Page 12: Chelsea-in-the-Wilderness, now Kensal

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Always an isolated hamlet, Kensal’s isolation was further emphasised by the construction of the Grand Central Canal and the Great Western Railway line. Kensal New Town was built between the two in the 1840s, with rows of cottages with front and back gardens quickly degenerating into a slum, mainly due to overcrowding, industrialisation and pollution. The area was dominated by the Western Gas Company and Kensal Cemetery, which provided work but did little to improve the environment. Women were primarily involved in laundry work giving the area its nickname of ‘Soapsuds Island’. Cut off from the municipal authorities it was left to charities to attempt to alleviate the social and health problems. In 1902 Charles Booth described it as, “Just as full of children and poverty as was the old woman’s dwelling in the nursery rhyme.” By this date the area had been transferred to the newly formed Royal Borough of Kensington.

When the Piggeries and Potteries in Notting Dale were finally cleared in the early 20th century most of the displaced residents moved north into Golborne ward and Kensal. By 1923 in the Southern Street area 140 houses contained some 2500 inhabitants. A series of evocative photographs by Roger Mayne in the 1950s showed that little had changed. It was only from the 1960s that the overcrowded and dilapidated terraces were cleared and replaced by social housing including Goldfinger’s Trellick Tower.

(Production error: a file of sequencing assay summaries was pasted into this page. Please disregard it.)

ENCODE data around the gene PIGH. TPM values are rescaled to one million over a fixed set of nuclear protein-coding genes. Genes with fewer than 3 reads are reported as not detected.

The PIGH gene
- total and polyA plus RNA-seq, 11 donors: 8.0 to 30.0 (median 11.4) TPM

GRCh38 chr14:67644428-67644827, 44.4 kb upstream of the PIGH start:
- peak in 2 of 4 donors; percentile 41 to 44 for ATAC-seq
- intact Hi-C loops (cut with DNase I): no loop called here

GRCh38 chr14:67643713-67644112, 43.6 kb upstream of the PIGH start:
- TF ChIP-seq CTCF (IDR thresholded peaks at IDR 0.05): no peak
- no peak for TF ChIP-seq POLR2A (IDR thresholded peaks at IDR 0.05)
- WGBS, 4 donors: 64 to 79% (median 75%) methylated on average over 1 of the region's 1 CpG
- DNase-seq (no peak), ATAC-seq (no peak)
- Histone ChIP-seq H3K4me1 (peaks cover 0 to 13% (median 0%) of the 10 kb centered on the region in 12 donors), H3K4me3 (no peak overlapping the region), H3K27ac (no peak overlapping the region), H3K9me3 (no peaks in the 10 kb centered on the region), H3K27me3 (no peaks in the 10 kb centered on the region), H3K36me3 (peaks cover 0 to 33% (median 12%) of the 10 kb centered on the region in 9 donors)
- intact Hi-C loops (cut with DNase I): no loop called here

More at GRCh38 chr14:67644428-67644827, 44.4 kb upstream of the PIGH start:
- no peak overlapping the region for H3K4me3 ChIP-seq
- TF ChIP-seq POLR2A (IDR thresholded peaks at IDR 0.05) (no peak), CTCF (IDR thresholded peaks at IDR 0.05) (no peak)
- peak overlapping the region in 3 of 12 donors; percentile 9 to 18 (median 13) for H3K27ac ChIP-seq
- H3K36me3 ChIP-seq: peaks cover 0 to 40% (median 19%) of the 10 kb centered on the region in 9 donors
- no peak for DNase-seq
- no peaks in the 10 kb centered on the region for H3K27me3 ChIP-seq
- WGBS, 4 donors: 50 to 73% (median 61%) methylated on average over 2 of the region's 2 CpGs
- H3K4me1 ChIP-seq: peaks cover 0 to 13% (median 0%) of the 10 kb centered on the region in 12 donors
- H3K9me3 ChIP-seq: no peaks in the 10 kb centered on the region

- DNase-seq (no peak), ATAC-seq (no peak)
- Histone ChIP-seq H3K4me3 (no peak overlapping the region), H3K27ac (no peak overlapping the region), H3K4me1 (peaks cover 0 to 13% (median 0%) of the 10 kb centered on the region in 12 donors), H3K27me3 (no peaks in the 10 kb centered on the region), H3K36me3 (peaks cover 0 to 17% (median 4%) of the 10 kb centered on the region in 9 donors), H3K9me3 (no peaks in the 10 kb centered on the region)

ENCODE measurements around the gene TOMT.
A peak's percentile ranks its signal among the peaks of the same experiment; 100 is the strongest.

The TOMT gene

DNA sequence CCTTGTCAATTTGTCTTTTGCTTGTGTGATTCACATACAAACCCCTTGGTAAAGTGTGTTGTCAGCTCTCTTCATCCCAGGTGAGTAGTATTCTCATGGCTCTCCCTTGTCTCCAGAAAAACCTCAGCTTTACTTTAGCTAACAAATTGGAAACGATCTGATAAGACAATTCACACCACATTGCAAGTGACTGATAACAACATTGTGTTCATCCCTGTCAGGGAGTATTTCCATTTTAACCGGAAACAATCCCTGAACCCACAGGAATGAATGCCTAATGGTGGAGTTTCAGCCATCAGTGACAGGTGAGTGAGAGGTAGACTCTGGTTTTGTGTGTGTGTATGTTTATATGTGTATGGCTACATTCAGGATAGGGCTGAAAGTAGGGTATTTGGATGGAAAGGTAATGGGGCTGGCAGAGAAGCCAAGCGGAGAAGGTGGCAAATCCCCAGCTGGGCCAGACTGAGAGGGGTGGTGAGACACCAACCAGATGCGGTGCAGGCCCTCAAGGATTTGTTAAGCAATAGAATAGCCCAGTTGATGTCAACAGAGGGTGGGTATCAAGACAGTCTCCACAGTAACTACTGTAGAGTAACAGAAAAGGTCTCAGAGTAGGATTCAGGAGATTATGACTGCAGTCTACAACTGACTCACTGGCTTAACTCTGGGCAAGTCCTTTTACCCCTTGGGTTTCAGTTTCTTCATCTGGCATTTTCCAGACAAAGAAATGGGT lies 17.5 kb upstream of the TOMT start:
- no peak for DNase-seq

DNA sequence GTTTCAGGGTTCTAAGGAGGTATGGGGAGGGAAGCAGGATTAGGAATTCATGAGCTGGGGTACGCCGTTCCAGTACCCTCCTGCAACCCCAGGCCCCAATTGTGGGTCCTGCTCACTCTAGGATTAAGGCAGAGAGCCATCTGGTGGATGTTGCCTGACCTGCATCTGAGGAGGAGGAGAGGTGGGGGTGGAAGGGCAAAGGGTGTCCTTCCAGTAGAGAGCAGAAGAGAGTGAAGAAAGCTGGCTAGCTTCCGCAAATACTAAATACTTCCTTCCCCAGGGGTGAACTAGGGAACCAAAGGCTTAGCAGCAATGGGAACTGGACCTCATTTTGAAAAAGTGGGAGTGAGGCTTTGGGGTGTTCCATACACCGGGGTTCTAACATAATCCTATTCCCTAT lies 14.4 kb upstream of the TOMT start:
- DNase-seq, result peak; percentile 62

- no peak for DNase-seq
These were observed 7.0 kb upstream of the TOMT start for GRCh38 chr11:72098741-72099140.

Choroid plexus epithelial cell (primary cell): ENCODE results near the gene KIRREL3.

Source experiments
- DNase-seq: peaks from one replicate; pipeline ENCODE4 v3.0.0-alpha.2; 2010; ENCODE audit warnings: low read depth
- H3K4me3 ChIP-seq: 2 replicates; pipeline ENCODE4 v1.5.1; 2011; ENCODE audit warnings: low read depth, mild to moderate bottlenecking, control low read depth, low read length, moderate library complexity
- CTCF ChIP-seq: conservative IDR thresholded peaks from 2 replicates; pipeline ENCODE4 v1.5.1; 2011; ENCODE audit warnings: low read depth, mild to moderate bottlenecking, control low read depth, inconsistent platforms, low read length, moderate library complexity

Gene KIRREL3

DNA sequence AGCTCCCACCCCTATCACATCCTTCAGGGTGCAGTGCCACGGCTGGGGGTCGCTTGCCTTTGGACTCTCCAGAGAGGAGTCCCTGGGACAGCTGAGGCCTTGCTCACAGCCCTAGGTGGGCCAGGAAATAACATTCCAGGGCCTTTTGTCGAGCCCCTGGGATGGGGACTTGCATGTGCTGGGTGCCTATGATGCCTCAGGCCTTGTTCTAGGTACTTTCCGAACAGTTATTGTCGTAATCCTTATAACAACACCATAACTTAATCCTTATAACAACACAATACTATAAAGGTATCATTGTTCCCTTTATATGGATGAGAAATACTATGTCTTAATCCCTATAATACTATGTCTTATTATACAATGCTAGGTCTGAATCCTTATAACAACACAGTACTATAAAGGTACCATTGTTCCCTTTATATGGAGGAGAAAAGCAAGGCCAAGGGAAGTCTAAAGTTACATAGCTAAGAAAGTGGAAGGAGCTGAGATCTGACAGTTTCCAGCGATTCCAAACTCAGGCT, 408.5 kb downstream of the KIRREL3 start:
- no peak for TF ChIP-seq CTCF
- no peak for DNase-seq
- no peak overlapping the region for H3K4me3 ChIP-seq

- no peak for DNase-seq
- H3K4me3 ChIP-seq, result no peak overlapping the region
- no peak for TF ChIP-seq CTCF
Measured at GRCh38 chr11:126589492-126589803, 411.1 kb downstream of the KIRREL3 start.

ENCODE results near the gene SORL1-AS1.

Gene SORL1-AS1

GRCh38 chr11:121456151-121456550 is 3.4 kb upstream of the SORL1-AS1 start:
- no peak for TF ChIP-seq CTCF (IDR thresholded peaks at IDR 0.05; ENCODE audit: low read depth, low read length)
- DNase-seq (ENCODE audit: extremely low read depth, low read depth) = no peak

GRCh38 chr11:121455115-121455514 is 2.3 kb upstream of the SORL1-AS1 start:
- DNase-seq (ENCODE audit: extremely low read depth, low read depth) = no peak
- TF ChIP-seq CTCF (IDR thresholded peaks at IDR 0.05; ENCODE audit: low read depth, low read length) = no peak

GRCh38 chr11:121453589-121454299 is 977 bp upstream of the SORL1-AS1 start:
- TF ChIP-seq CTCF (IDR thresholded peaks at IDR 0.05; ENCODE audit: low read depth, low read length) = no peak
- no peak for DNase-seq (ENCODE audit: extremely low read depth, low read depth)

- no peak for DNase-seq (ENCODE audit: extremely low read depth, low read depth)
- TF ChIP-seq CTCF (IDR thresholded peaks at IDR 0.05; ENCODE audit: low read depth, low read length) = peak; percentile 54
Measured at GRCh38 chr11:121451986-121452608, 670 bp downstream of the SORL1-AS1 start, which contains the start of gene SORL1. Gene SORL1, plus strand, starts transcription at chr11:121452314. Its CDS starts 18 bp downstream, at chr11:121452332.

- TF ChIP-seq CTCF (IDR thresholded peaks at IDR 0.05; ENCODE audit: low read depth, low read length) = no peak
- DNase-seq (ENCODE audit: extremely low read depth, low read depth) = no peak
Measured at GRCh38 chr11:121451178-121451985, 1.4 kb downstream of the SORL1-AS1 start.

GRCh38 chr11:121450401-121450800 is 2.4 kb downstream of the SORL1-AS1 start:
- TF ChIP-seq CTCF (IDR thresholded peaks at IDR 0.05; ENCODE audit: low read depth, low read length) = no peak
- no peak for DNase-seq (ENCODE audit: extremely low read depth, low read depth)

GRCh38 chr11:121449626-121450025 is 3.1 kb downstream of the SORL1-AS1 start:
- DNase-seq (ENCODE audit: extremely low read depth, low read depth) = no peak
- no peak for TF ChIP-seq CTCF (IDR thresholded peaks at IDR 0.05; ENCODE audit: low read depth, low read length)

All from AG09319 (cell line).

To the north of the Harrow Road a model housing estate was erected in the 1870s by the Artisans’ Labourers’ and General Dwelling Company. It is this area that was transferred in 1900 to Paddington.


Aerial photograph of Kensal with gasometers

Aerial photograph of Kensal and North Kensington, 1938
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Photograph of men with horses and carts, Kensal Gas Works in background

Carts loaded with coke at the Kensal Gas Works, 1909
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The History of the Royal Borough

Virtual Museum – The History of the Royal Borough of Kensington and Chelsea
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